I’m fighting stereotype.
I’ve looked to newspapers for this, but I fear that may have to change.
I love true stories—they’re consistently surprising. I love “show, don’t tell” (read my blog post here). I love all the roles a community news organization fills. But most of all, I love stories with depth, narrative, and hidden complexities. I hope to write a nonfiction book someday.
But newspapers felt right to me. They present all the challenges (and satisfaction) of forging written words, all while fulfilling essential roles in the community. I still plan to become an editor.
I went from St. Thomas University to the Petawawa Post, to the Beaumont News.
I was then laid off, along with 360 other people. It was the one of the three rounds of lay offs Sun Media had in 2013.
I loved the Beaumont News. As the sole reporter/photographer, I became comfortable with a workload and pace I had never experienced. I discovered how in-tune with a community you become when filling a paper every week. I became comfortable with InDesign, and a lot of the logistical and business elements of newspapers. It was an invaluable experience. It also solidified my decision to pursue this career—there is no other option.
So when I lost the job, I needed to stay busy. I often defend my belief that everyone has a story to tell. It was time to test it.
I had worked on farms years earlier, while hitchhiking Canada. I decided to join the WWOOFing program again and create a podcast. (Read my blog post on thisis.ca here). It brought me through BC.
The interviews have been great, but the reality is—it needs to make money. I can’t devote that much time otherwise.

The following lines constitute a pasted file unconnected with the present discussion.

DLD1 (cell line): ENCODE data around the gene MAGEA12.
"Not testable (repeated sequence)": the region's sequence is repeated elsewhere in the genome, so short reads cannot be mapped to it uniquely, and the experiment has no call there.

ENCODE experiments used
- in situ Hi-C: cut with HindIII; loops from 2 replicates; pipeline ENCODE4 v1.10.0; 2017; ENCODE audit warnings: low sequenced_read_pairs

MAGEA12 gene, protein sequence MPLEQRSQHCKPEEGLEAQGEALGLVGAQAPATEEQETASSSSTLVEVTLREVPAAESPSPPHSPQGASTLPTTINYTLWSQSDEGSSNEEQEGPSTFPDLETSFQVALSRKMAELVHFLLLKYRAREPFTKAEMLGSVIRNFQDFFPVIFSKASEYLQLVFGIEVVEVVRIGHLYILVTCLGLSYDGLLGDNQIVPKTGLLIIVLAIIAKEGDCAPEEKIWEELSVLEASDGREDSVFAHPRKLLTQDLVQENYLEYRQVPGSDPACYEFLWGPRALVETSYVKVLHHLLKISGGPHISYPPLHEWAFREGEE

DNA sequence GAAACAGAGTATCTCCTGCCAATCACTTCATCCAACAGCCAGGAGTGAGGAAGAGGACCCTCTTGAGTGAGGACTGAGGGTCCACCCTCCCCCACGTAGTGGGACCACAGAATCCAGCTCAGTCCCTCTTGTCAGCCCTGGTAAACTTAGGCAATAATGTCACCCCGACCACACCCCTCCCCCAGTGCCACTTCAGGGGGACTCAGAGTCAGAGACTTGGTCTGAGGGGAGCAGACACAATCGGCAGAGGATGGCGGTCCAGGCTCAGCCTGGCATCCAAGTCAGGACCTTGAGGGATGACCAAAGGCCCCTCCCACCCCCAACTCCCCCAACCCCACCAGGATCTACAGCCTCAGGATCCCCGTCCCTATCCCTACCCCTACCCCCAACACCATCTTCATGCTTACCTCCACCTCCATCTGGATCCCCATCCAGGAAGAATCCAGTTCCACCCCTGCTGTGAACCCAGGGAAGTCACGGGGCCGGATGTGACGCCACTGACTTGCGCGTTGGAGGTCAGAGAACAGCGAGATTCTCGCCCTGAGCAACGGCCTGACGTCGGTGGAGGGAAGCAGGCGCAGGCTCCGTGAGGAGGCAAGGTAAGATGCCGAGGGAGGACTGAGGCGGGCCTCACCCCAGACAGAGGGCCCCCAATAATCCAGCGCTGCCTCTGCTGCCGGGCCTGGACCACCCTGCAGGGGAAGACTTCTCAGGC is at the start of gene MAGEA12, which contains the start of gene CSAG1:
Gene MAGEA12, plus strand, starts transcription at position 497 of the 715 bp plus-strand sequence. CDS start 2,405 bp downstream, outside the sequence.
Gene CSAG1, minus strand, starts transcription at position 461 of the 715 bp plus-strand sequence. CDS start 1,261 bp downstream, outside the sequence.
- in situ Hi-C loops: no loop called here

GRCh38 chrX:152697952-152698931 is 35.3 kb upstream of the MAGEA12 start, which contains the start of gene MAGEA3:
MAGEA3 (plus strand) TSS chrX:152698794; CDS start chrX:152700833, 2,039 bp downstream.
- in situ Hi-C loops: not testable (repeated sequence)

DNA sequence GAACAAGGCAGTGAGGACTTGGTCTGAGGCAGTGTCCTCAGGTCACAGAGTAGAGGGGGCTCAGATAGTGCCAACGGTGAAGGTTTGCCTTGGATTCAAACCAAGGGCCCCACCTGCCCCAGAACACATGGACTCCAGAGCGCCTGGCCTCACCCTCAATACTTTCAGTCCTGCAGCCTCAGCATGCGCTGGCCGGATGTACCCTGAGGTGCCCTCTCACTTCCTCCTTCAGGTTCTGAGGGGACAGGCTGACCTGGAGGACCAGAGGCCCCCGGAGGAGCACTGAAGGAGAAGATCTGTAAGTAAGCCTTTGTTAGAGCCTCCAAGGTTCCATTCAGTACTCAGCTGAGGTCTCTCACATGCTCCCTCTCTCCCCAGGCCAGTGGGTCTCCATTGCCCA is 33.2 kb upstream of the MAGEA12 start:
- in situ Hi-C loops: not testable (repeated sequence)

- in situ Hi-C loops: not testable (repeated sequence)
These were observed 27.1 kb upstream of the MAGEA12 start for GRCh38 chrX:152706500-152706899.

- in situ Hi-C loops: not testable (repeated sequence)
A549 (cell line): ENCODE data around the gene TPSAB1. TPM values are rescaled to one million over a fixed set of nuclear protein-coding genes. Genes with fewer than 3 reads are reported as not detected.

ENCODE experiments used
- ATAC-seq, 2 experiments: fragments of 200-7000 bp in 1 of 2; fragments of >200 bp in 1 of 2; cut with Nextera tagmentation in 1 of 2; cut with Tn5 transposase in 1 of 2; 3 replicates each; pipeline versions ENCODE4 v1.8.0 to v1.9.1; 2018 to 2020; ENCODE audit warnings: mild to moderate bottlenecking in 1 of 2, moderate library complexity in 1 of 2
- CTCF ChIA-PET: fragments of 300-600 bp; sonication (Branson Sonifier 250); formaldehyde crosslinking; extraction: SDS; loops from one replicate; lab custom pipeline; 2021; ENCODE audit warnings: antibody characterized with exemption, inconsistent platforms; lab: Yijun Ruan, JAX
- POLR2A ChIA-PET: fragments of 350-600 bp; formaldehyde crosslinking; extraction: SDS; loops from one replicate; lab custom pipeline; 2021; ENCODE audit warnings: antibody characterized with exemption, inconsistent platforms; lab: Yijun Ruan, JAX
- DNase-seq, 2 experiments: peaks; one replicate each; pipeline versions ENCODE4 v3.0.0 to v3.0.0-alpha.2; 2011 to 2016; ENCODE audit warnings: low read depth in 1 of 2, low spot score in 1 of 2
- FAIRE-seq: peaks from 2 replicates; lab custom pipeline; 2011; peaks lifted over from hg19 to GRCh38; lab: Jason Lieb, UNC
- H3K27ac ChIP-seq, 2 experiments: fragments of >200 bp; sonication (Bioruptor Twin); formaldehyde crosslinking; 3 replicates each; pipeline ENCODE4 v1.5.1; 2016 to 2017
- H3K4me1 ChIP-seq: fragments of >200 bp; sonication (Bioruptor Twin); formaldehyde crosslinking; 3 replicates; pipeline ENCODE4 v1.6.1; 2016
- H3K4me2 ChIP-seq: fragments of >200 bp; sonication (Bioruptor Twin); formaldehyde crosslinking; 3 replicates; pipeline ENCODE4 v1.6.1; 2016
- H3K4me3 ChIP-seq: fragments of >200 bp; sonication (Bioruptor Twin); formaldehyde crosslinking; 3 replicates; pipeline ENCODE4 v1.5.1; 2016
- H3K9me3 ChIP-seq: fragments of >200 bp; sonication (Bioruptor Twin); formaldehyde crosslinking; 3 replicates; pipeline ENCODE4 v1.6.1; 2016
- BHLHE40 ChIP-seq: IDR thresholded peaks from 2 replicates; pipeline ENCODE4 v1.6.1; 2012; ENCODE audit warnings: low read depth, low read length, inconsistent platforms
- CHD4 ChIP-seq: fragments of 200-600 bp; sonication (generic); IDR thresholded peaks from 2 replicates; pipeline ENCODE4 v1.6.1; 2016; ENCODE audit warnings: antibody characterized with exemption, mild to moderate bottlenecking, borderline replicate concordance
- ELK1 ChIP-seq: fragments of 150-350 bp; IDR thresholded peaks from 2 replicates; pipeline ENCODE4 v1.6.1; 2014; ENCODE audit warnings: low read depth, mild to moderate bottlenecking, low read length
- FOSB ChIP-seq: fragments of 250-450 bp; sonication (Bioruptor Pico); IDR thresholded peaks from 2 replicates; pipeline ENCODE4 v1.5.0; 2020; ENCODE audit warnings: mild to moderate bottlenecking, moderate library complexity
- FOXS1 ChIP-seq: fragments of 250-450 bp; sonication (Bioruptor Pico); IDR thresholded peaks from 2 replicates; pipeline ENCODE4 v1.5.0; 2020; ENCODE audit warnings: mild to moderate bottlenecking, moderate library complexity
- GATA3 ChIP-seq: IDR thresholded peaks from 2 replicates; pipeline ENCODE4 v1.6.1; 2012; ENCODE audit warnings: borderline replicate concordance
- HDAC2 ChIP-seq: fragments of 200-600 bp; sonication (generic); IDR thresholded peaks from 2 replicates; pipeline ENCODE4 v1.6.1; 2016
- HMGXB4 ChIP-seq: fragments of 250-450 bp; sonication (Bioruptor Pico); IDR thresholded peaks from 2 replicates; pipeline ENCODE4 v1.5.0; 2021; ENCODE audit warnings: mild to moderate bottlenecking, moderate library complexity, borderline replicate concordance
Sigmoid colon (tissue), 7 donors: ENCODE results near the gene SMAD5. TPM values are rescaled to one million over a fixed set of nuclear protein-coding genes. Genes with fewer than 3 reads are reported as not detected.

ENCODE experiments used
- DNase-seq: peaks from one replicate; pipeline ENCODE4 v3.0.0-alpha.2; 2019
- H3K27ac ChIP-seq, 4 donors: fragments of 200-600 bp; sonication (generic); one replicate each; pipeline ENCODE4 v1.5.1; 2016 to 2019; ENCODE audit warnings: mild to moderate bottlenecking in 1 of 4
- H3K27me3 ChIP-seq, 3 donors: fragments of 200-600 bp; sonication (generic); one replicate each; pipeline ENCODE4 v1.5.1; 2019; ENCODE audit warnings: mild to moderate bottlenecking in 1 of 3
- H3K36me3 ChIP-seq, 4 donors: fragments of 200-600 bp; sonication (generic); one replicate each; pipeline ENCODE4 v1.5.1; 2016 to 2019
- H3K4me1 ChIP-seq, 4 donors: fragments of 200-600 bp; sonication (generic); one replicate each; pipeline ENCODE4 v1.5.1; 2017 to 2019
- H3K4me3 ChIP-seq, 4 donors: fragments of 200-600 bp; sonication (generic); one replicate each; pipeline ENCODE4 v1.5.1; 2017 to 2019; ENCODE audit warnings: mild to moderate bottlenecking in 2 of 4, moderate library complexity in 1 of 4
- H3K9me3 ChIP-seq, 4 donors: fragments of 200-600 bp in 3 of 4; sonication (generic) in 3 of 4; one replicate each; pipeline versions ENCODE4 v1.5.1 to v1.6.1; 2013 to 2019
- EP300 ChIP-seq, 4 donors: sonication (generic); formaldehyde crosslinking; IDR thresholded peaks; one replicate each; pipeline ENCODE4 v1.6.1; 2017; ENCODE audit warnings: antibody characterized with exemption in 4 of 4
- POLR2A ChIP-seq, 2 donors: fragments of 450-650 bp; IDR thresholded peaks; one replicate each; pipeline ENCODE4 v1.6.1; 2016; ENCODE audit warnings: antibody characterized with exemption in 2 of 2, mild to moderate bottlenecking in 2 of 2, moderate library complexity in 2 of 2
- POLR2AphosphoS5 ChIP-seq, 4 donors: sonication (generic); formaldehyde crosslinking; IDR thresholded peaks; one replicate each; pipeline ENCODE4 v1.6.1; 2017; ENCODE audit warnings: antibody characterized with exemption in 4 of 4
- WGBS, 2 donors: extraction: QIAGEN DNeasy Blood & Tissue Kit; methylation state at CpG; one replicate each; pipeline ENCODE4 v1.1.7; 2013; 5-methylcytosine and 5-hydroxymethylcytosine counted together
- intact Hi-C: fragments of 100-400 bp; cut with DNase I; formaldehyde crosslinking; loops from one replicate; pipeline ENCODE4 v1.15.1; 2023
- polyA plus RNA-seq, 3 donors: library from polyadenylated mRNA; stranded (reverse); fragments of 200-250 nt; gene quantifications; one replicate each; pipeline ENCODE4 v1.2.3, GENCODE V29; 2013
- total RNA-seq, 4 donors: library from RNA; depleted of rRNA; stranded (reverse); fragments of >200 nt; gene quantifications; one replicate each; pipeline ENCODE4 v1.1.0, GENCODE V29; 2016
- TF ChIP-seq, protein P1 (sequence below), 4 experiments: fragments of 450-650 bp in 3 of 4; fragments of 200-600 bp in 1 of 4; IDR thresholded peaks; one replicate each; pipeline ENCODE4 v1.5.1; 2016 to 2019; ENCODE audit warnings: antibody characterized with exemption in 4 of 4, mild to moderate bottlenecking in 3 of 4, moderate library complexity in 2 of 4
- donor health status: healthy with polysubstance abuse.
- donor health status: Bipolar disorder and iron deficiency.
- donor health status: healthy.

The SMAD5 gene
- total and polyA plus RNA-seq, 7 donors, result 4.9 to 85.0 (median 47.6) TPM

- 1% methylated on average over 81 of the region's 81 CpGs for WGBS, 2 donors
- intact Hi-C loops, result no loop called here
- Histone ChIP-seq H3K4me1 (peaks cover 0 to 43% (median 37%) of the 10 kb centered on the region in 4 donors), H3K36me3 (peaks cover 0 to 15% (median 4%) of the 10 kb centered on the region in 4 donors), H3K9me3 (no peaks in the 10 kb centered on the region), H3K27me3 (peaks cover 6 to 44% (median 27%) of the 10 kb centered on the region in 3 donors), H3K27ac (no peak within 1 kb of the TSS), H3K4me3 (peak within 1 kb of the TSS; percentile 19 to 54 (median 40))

I find this transition period for journalism to be fascinating, and exciting. I’m the exact demographic in position to benefit from it.
I learned HTML at 12 years old. Technology has just become cheap enough that anyone can produce HD audio/video content. And I have a mind that loves to figure it out—I learned to edit video and audio on my spare time while in school. I love media theory and all the spin-offs of Marshall McLuhan, and I love the effects of social media.
I worked in sales while in school, and I figured that would be my career, before I discovered journalism.
So it’s all there for me, except the most important part—an editorial team. There is no alternative.
The experience and dedication of quality journalists is necessary. I often say that content can only be as good as it is written. And clear writing comes from clear thought, which requires experience.
So, I am back on the job hunt. I would love nothing more than to contribute to a dedicated team, but the market seems even more flooded than a year ago.
In the meantime, I’m finding ways to keep working. I often say—all that matters is that the work gets done.
I have a few ideas, and I’ll write about them here, once they’re off the ground. The start-up life certainly has some allure.
But, I’ll only do it in order to continue serving journalism—telling true stories, keeping record, forcing accountability, and avoiding cliché. All while sparking the conversations that allow a community to define itself. Some would say there is nothing more important.
All I want is to devote myself fully to this work. I’m just looking for the option that will let me.
Dec. 22, 13